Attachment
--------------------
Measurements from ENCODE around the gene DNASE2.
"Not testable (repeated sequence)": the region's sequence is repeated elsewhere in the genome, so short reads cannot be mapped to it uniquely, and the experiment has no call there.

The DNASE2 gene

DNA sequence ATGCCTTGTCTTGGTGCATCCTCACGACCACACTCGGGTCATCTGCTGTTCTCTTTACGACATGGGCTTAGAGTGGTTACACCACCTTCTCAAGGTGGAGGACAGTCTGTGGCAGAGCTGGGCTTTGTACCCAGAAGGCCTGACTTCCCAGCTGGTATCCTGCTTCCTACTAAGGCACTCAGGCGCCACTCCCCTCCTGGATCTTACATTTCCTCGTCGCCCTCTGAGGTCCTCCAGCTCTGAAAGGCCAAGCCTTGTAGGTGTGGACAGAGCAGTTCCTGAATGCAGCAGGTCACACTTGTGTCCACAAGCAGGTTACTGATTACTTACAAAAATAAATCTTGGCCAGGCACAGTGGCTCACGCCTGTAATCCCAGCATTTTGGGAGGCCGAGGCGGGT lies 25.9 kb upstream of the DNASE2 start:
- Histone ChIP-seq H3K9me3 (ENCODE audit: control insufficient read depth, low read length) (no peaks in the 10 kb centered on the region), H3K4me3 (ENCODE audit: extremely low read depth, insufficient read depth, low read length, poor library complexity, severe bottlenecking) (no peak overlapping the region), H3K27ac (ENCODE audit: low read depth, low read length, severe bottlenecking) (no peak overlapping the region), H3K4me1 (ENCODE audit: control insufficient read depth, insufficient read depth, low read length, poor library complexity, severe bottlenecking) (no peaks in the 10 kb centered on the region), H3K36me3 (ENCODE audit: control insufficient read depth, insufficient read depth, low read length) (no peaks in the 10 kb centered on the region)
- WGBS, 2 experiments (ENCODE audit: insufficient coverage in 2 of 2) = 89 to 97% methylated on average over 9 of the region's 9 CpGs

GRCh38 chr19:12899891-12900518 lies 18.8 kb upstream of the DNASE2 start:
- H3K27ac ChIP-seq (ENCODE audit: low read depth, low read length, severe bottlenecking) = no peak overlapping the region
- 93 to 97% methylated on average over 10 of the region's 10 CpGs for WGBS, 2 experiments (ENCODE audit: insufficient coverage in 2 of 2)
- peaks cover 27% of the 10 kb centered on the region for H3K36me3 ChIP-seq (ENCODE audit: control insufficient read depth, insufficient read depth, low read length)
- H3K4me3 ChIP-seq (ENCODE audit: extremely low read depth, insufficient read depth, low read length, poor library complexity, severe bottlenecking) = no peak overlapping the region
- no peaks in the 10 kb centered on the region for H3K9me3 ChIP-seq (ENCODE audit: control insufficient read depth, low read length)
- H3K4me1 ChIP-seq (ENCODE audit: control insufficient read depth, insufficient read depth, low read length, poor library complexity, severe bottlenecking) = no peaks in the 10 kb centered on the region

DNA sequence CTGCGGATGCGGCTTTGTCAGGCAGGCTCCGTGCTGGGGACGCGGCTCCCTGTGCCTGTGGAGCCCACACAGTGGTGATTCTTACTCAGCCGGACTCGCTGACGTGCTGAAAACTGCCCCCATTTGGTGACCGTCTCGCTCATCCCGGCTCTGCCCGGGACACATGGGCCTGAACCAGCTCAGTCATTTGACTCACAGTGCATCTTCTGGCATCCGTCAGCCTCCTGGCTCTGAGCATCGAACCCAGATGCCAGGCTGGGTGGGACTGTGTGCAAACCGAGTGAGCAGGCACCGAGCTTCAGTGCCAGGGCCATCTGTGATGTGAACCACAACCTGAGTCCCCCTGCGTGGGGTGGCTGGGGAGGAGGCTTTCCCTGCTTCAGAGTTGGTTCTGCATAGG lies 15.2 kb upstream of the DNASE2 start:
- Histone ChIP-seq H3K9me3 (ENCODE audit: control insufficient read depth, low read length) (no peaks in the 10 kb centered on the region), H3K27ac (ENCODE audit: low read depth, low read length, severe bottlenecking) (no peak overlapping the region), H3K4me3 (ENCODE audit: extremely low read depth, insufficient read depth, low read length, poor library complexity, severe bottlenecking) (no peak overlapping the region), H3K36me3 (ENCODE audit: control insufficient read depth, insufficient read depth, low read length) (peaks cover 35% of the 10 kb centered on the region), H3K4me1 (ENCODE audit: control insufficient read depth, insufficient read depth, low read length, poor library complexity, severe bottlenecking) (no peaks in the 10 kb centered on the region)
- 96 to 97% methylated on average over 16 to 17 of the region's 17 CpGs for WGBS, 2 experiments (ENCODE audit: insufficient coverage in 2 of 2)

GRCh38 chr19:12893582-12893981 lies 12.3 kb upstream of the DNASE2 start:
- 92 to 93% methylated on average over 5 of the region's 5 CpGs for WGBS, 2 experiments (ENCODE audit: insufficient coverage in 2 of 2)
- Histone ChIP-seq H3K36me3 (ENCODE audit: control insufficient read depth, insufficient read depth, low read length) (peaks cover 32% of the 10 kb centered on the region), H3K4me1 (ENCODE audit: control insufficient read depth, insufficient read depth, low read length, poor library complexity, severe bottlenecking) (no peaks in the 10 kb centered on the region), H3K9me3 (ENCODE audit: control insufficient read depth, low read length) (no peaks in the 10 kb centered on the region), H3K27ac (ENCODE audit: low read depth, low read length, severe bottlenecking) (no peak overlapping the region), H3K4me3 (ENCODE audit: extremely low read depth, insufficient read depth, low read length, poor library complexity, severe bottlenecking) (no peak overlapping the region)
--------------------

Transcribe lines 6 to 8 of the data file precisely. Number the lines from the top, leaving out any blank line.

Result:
- WGBS, 2 experiments (ENCODE audit: insufficient coverage in 2 of 2) = 89 to 97% methylated on average over 9 of the region's 9 CpGs

GRCh38 chr19:12899891-12900518 lies 18.8 kb upstream of the DNASE2 start:
- H3K27ac ChIP-seq (ENCODE audit: low read depth, low read length, severe bottlenecking) = no peak overlapping the region